Christmas | John 1:1-18
Power to Become Children
In "The Pivot of John's Prologue," New Testament Studies 27 (1980) : 1-31, Alan Culpepper argues that the prologue is a chiasm with a center point at v. 12b: "he gave power to become children of God." Here is a look at the chiasm (.pdf) that Culpepper outlines.
I've always liked this way of reading the prologue, probably because I think the whole gospel's point is to give us power to become children of God. If that is true, it makes sense that John would shape the prologue to highlight this gift and the difference it makes. Jesus' interest in giving "power to become children of God" may also be why Jesus is always referring to God as Father in this gospel: Jesus wants to say something about the kind of relationship with God that he knows and is eager to share with the rest of God's children. He makes this sibling connection between himself and his followers explicit at the end of the gospel when he tells Mary to take word to the disciples, "I am ascending to my Father and your Father, to my God and your God" (John 20:17b).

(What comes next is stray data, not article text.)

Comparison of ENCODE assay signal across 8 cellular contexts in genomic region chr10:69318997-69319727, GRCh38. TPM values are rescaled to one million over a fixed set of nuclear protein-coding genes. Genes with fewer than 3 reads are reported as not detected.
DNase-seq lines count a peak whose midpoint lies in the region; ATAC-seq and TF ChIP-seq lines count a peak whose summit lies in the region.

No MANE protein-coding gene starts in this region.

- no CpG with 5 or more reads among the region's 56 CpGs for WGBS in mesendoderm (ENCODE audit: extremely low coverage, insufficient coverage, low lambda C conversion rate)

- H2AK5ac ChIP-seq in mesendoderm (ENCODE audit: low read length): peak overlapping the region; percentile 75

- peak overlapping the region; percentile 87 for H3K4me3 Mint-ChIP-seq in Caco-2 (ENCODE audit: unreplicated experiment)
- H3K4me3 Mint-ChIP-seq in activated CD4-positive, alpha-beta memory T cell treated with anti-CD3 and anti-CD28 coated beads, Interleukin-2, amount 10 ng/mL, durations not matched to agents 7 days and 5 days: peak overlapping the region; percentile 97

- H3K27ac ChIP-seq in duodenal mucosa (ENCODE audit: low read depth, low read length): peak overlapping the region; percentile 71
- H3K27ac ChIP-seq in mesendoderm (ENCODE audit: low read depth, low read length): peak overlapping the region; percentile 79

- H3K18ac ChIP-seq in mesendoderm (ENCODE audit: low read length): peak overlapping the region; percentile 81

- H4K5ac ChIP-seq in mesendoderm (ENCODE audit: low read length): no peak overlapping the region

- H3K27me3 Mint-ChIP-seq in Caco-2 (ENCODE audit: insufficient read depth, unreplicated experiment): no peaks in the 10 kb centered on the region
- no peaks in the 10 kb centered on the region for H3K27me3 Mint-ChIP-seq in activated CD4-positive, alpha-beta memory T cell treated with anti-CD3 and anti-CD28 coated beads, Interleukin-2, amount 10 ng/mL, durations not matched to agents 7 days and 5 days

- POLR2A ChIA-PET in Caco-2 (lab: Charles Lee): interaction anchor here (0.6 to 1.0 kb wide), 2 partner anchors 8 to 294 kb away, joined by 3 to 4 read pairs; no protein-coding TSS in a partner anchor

How about this for a way to understand the incarnation? God's premier child comes to bring his brothers and sisters to the home where we belong—or better, he comes to bring home to us. Late in his ministry, Jesus says, "Those who love me will keep my word, and my Father will love them, and we will come to them and make our home with them" (John 14:23). To make this home for all of us ("all of us" meaning Father, Son, Holy Spirit and humanity together—no wonder we need "many rooms" [John 14:1]), Jesus takes up residence in a few different rooms of his own: rooms—or space at least—in Bethlehem (Luke 2), Egypt (Matthew 2), Nazareth and various other points between Galilee and Jerusalem, ending up (again) without any room at all, crucified on a hill outside the holy city. All of it is to give us power to become children of God.